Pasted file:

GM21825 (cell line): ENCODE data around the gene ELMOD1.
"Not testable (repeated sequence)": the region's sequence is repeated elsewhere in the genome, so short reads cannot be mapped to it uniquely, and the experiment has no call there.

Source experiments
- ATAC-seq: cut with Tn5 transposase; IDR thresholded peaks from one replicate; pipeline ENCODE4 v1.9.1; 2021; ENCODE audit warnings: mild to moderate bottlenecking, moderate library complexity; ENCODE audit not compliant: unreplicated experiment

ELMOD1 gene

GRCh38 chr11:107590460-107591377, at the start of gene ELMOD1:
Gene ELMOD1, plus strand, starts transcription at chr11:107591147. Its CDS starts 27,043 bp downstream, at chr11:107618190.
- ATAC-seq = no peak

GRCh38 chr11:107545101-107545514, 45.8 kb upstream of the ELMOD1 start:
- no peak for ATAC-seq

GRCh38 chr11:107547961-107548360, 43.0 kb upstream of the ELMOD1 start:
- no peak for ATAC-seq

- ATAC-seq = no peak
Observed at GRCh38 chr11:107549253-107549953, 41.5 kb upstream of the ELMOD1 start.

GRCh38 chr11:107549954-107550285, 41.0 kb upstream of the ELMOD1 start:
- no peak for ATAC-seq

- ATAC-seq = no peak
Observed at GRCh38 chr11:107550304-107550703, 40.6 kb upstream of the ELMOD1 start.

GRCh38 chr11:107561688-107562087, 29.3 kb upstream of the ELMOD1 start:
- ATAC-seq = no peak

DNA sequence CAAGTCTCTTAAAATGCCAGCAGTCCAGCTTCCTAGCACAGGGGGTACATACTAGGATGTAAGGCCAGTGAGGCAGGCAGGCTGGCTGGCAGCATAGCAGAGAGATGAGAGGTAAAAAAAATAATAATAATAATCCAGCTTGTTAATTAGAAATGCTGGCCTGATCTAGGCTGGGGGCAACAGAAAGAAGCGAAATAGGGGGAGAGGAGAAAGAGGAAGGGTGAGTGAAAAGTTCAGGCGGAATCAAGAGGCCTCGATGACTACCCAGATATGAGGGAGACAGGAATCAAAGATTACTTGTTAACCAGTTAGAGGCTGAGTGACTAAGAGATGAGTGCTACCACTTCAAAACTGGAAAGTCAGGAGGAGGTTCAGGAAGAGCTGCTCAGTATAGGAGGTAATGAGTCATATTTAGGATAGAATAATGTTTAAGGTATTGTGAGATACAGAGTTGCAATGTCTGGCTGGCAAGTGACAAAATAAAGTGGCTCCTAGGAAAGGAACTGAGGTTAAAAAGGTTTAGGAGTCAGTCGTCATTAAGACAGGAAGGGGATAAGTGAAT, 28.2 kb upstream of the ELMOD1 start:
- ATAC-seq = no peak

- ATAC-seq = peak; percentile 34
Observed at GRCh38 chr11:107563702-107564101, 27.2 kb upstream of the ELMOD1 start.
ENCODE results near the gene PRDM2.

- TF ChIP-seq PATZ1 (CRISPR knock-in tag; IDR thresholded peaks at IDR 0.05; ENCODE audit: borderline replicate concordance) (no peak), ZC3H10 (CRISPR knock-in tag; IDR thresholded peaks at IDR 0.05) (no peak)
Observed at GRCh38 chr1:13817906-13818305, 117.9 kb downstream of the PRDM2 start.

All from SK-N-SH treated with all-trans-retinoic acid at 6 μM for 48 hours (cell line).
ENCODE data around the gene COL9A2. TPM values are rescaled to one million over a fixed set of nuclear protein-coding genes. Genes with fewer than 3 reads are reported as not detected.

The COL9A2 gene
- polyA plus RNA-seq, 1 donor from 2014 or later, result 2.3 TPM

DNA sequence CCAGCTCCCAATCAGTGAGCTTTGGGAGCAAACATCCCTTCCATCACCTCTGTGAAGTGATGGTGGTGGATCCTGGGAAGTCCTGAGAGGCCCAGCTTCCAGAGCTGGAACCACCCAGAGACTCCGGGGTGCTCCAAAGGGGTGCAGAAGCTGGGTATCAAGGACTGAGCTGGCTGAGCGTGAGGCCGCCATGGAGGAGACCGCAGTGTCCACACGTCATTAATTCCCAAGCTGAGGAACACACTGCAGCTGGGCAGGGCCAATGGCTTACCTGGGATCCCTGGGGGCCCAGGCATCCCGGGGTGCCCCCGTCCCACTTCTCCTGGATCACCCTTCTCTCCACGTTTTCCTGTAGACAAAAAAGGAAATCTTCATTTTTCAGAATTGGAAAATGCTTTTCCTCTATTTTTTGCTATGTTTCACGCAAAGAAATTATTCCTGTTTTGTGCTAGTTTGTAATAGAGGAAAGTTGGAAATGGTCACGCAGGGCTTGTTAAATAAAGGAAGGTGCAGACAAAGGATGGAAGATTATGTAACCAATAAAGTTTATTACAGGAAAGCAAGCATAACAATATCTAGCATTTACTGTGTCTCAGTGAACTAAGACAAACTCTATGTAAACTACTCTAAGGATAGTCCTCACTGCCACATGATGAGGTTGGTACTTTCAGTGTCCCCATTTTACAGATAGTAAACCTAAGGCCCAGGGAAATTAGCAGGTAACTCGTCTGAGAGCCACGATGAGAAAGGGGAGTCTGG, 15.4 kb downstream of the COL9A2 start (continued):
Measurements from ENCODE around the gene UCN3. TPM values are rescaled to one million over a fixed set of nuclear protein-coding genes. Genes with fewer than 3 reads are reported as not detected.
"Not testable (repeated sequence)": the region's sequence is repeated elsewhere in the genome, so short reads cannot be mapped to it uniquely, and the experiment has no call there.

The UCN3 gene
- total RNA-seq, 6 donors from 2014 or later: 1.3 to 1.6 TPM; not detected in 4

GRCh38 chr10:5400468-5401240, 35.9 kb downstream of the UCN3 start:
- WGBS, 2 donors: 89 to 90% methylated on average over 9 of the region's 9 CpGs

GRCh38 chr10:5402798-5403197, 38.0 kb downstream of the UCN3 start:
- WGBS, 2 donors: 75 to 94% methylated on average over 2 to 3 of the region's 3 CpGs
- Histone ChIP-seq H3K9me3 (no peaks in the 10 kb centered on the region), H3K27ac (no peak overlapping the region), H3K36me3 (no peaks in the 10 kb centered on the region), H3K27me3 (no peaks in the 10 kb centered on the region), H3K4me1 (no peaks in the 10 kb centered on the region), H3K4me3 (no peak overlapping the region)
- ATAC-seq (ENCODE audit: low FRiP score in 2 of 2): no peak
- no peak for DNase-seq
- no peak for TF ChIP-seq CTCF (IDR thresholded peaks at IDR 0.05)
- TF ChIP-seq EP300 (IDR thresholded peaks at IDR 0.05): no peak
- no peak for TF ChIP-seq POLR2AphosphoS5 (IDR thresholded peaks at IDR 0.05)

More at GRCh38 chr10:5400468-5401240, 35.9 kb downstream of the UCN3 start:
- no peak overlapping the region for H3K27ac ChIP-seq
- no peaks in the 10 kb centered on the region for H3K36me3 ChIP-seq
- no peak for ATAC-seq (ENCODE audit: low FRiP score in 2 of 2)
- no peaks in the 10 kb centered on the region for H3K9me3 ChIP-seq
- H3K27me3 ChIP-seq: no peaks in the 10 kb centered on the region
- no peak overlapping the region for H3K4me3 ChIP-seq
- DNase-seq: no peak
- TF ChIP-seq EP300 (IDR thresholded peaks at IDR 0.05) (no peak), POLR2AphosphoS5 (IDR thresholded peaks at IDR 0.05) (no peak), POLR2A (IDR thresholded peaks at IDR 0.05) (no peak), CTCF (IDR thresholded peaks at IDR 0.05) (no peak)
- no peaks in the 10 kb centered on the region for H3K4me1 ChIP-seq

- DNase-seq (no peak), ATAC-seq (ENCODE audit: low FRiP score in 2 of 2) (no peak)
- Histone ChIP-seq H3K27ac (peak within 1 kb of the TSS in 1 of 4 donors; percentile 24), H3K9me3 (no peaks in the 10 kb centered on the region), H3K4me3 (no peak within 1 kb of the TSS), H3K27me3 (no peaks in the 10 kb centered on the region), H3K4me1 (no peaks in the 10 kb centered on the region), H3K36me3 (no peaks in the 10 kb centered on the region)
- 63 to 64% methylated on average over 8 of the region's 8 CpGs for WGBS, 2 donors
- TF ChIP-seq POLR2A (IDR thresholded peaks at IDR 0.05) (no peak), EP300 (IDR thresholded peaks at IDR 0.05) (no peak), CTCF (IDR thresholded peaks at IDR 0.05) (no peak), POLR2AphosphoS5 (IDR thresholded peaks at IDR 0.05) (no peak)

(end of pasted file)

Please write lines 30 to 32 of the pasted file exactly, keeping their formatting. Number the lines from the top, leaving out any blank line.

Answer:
The COL9A2 gene
- polyA plus RNA-seq, 1 donor from 2014 or later, result 2.3 TPM

DNA sequence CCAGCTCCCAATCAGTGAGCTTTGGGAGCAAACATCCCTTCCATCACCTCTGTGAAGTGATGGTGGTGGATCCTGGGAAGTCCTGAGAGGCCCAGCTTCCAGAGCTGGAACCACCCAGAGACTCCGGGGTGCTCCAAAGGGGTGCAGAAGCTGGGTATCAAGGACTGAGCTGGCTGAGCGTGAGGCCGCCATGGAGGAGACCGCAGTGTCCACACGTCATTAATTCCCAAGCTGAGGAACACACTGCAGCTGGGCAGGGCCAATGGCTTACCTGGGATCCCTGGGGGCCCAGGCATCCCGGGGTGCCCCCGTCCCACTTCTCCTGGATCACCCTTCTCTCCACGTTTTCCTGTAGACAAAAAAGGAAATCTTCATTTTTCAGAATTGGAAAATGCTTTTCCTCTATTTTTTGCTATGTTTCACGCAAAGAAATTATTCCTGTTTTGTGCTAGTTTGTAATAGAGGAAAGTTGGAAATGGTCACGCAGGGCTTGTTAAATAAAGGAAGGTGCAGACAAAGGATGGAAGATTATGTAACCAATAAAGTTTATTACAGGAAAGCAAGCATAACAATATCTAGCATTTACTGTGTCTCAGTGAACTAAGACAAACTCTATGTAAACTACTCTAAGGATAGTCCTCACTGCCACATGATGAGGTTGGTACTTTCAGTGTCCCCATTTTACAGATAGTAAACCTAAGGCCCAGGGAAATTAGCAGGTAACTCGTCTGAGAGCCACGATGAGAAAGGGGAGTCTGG, 15.4 kb downstream of the COL9A2 start (continued):